To claim that "Cuban institutions cannot be compared with institutions in the developed countries like Britain and the US, without indicating upon what criteria such comparisons are to be made is to mislead readers who care about such matters. All educational systems have their problems. In the United States, there are people who graduate from college and are unable to read or write. In 1983, a Presidential commission lamented the 'rising tide of mediocrity" in US educa- tion. Other Western countries have reported similar problems. But that does not mean that their entire systems are rotten.

Educational leaders all over the world worry about the future of their societies and are constantly revamping their educational institutions, and finding creative ways of preparing the next generation for the challenges of the twenty-first century. Without a thorough understanding of individual societies and their systems, it is naive to embrace any one system just because we are familiar with it and condemn the other because it is new.

It was quite obvious that Mr Owusu- Appiah was stuck when it came to the Soviet Union. Perhaps Mr Owusu-Appiah needs to be reminded again that the decision by Ghanaian officials to let Ghanaians with Soviet diplomas "go back to school" as a condition for employment was based purely on emotions rather than any assessment of the content of what they had learnt or an evaluation of their competence. The atmosphere prevailing was during the post-1966 overthrow of Nkrumah was charged with emotions. So called statesmen who supposedly meant well, lost their heads in the euphoria and substituted vendetta and hype for policy. The result was a frenzied attempt to totally dismantle anything that remotely related to Nkrumah.

Incidentally, many of the Soviet-trained doctors have proved to be among some of our most competent physicians manning many regional and district hospitals and polyclinics. It is lamentable that some of our educated elite who ought to know better sometimes get so blinded by their marriage to their western diplomas that they fail to acknowledge that other systems have much to recommend to our peculiar environment.

Hopefully, ten years down the line, when our students in Cuba return home, we would not be as stupid as we were during the post-1966 period and reject them because they had their education in Cuba or because they had been sent by Rawlings. Let me now turn to speculate as to why Cuba offered to help Ghana, and why the PNDC readily embraced it.


Before I speculate on the underlying motivations of the PNDC for accepting the scholarship offer, it should be pointed out that Ghana has had a long history of accepting foreign scholarships to train needed technical people; therefore, the PNDC's decision should not be seen as any different from others in the past. Viewed in this light, it is possible to shift the focus of the debate on training our youngsters abroad from one of passing judgments on systems to that of how best to adapt those systems which have worked elsewhere for the benefit of our country.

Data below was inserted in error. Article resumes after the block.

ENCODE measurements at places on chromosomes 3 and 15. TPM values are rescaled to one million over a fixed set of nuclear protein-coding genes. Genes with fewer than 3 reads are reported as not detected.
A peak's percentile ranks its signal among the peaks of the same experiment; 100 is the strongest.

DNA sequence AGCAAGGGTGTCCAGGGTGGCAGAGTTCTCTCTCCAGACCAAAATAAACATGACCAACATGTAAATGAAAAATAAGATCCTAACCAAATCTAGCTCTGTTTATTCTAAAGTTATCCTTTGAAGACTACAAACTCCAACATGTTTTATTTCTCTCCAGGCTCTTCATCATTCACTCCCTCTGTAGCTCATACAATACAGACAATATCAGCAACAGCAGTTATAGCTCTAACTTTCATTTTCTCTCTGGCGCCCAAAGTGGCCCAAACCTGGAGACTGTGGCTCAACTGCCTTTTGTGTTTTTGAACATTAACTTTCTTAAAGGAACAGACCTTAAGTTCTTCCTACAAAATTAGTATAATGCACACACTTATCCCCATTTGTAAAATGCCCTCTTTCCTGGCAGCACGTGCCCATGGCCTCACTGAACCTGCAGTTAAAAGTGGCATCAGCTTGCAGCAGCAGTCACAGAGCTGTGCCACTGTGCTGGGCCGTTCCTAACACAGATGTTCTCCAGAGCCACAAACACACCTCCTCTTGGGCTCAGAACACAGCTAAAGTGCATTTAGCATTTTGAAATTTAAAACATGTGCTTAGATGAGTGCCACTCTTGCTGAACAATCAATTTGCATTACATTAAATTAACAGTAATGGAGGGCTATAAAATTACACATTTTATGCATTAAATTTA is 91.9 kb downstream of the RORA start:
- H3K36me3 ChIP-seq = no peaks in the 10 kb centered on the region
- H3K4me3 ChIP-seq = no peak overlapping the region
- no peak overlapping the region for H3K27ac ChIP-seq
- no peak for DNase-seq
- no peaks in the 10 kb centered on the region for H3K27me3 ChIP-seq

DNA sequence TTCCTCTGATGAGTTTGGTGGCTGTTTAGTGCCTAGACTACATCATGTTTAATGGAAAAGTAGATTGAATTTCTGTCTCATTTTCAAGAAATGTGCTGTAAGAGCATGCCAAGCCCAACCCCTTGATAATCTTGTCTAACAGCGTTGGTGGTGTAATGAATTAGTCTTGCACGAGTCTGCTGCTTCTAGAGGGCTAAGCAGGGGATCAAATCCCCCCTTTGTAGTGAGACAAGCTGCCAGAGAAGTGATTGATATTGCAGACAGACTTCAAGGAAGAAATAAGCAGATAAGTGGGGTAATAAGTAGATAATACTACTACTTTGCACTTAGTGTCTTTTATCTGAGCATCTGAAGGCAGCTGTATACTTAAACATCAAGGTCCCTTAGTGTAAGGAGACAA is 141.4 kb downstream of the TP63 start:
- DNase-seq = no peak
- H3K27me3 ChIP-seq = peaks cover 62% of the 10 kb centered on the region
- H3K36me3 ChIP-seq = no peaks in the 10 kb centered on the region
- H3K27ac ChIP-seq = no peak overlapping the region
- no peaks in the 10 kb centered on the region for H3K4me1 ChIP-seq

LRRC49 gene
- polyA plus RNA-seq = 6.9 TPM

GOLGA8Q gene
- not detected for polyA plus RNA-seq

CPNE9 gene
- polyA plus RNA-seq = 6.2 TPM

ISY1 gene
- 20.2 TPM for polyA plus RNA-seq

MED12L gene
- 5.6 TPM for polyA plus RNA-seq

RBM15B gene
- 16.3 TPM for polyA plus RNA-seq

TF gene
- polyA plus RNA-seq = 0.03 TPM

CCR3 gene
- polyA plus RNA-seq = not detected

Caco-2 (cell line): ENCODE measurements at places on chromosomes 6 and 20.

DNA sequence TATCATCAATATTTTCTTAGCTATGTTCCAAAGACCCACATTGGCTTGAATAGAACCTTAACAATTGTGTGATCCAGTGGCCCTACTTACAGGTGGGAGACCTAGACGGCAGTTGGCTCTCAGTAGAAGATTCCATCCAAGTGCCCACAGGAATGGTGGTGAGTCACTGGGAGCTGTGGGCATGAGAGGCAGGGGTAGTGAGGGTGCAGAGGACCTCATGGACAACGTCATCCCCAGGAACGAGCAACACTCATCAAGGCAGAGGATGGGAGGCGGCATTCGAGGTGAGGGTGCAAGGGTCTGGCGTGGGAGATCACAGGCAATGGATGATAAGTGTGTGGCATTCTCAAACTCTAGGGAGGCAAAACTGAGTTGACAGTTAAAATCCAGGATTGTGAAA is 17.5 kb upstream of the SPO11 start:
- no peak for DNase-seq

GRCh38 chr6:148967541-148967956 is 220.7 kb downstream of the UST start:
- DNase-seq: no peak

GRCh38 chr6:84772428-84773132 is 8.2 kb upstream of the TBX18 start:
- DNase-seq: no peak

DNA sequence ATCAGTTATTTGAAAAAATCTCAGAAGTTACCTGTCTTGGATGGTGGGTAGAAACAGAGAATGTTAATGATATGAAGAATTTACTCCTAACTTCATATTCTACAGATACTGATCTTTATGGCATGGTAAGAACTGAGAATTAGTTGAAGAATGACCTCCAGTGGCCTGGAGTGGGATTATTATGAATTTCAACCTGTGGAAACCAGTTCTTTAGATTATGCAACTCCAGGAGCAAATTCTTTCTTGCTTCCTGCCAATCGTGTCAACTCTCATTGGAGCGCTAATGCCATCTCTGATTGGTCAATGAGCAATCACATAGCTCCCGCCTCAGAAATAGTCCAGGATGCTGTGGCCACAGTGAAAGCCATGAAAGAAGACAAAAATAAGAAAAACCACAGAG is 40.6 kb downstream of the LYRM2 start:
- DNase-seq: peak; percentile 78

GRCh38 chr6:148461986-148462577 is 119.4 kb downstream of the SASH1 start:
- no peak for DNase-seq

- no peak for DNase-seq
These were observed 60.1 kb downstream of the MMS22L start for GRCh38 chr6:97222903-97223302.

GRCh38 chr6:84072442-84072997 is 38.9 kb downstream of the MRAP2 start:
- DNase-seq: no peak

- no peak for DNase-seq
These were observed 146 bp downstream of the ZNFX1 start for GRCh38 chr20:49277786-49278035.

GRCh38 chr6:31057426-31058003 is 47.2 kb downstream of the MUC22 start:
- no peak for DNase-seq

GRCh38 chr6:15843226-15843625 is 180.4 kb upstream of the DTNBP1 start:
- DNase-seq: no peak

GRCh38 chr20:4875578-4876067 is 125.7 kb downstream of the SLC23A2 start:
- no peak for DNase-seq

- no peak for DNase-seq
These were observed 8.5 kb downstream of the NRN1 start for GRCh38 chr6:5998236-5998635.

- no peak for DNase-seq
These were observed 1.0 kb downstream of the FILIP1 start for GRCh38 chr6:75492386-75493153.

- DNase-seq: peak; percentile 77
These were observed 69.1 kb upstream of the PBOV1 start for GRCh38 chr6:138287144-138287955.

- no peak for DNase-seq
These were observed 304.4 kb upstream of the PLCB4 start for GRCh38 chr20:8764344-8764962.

In order to appreciate why Cuba made the offer in the first place and why Rawlings' government accepted it, it is important to understand the circum- stances in which Rawlings found himself at the time of the coup on December 31, 1981.

Rawlings staged the December 31 coup under the pretext of bringing about social justice in Ghana, which as he saw it, was being compromised because of the Limann administration's inability to con- which had begun as a result of the mutiny in the army in June 1979. It was a 'revolution, Rawlings claimed, and not a military coup d'etat in the conventional sense.

Many observers who thought that democracy was finally finding a foothold in West Africa were stunned. They complained that the accusations against the were unfounded Limann government since the youth wing of the PNP had almost taken over from the old guard, and had virtually excluded the Chairman of the party, Nana Okutwer Bekoe and his friend the late Krobo Edusei. Therefore the coup could not have been motivated by any larger ideals other than that a bunch of power-hungry youngsters wanted power at all costs.

Not surprisingly, the reaction to the PNDC government was very cold. Nigeria withheld oil supplies because Ghana was behind with her bill payment. Muamar Qaddafi's promise of bankrolling the new regime proved to be a mere On the educational front, promise. trained teachers were leaving in droves for Nigeria to better pursue economic fortunes.

Classrooms at the universities were also being abandoned by lecturers and pro- fessors. It is against this backdrop that Cuba came to help, first, because there was every indication that the new govern- ment would pursue the policies of Kwame Nkrumah judged by the heavy dose of Marxist rhetoric of the revolutionary organs, and second because the Ghanaian situation, on the surface at least, appeared similar to the Cuban situation in 1959.